It's no secret that Microsoft is dropping support -- paid and free both -- for Windows XP a year from today, April 8.
Despite that fact, a considerable number of businesses of all sizes still are running Windows XP. According to the latest data from Net Applications, Windows 7 accounted for 44.7 percent of desktop operating-system usage share, with XP still contributing 38.7 percent; Windows Vista 5 percent; and Windows 8, 3.2 percent. The Net Applications chart, embedded in this post, is from March 2013.)
Microsoft's latest upgrade campaign is aimed at these small/midsize business Windows XP users is using cost savings as a way to try to convince them to move ahead of the the April 8, 2014, end-of-support (EOS) date.
SMBs running Windows XP Professional who are willing to go Windows 8 can get a 15 percent discount on Windows 8 Pro and Office Standard 2013 edition pricing between now (April 8, 2013) and June 30, 2013. (The offer is available on up to 100 licenses of Windows 8 Pro and Office 2013 Standard.)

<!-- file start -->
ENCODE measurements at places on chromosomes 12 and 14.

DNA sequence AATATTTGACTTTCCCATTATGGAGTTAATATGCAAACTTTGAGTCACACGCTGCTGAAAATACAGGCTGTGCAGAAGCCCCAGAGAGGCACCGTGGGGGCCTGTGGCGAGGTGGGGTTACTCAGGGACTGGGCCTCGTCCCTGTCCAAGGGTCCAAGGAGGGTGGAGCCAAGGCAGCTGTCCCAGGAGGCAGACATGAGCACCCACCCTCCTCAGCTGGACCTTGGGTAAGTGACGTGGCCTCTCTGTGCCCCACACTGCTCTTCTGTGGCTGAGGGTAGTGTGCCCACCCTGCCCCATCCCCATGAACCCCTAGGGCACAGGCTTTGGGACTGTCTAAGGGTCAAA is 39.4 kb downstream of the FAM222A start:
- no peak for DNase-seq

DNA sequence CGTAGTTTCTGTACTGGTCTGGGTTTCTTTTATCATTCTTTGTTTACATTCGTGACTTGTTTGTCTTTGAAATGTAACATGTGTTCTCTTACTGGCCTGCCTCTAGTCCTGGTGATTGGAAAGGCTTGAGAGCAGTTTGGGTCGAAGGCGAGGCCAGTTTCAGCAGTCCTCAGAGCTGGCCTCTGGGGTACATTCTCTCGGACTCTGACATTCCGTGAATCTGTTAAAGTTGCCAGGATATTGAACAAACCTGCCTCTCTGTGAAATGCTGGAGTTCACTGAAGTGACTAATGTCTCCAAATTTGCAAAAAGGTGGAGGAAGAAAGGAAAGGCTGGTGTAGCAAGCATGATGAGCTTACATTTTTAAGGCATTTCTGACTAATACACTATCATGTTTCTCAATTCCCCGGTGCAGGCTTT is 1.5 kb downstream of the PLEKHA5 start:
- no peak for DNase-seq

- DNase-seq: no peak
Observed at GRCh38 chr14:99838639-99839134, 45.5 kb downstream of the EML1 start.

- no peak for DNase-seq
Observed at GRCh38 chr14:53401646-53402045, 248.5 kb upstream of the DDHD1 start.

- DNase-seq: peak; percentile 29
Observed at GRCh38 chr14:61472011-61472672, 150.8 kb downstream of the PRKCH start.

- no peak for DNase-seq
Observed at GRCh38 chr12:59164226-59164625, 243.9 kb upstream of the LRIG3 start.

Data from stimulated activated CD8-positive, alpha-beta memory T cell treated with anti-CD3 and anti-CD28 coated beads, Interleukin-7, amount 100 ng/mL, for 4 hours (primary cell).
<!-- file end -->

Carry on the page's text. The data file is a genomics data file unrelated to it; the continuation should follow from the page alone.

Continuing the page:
Update: Microsoft sent me revised participation information. A spokesperson said: "Windows 8 Pro and Office Standard 2013 must be purchased together, up to 249 seats each. Since the offer varies by country, a customer would want to connect with their partner for the exact pricing." More details are available on Microsoft's Get2Modern site.
Microsoft's latest blog post about the coming EOS date makes an appeal to businesses still using XP on the security and feature fronts, too.
"While end of support for Windows XP is still one year away, the migration process can take some time and may be costlier the longer you stayon Windows XP, ultimately putting your business at risk. The security landscape is ever-changing and new threats are coming to fruition every day, so it is critical that businesses ensure they protect their data and IP against the latest threats by deploying a modern Windows platform," blogged Erwin Visser, a Senior Director in the Windows division.
The blog post points to a number of migration resources published on Microsoft's site.
(Speaking of end-of-support dates, April 9 is the Microsoft EOS for Windows 7 without Service Pack 1 installed. After tomorrow, those running the plain-old Windows 7 without SP1 won't be getting security updates and other fixes from Microsoft.)
Will those running XP be ready and interested in moving to Windows 8? That's a whole other question. My gut is many of these users would be more comfortable and better equipped to move to Windows 7 than Windows 8, which was built as a touch-centric operating system best suited to working on newer touch hardware....